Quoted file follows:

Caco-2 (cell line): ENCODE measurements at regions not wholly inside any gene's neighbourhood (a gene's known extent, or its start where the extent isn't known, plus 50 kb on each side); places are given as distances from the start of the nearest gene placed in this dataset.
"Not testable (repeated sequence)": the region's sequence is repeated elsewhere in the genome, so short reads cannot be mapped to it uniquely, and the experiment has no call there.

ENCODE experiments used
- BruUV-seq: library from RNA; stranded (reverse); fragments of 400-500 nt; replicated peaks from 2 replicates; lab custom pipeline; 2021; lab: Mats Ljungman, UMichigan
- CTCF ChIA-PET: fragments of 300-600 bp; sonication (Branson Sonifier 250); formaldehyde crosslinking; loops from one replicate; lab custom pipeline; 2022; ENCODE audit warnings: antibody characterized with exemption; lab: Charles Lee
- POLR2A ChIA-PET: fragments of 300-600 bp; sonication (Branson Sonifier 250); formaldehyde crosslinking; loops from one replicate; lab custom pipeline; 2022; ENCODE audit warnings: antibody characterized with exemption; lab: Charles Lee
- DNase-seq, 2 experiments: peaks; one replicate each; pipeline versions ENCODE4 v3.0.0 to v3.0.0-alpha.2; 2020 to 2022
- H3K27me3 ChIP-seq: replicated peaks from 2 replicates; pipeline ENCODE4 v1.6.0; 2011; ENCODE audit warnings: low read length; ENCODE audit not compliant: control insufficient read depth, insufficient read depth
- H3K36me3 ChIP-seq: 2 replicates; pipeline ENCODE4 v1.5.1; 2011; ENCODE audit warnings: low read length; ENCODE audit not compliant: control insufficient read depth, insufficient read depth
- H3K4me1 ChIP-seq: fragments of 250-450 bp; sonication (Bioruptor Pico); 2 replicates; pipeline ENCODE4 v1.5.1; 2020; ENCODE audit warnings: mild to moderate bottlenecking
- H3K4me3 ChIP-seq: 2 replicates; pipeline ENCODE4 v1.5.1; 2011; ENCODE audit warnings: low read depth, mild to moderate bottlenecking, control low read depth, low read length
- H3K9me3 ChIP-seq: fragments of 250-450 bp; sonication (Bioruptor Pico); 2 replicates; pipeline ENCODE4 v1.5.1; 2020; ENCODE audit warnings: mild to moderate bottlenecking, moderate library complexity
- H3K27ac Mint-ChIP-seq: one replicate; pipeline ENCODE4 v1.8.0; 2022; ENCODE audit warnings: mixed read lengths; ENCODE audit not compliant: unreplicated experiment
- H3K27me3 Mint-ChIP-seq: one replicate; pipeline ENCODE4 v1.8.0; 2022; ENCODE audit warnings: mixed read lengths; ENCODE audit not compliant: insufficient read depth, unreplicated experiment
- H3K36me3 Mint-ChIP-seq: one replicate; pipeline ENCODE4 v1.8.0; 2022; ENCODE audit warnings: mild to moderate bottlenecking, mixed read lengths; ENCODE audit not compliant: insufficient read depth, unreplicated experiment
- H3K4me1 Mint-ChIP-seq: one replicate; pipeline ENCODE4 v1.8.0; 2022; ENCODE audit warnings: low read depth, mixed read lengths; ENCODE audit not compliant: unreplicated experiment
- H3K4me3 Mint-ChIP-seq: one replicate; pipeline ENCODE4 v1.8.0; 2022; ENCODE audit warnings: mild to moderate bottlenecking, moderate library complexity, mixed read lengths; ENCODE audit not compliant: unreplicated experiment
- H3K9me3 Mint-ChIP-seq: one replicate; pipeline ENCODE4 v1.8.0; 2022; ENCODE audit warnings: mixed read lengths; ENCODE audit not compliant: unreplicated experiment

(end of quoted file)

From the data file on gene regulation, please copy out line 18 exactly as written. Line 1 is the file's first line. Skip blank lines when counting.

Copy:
- H3K9me3 Mint-ChIP-seq: one replicate; pipeline ENCODE4 v1.8.0; 2022; ENCODE audit warnings: mixed read lengths; ENCODE audit not compliant: unreplicated experiment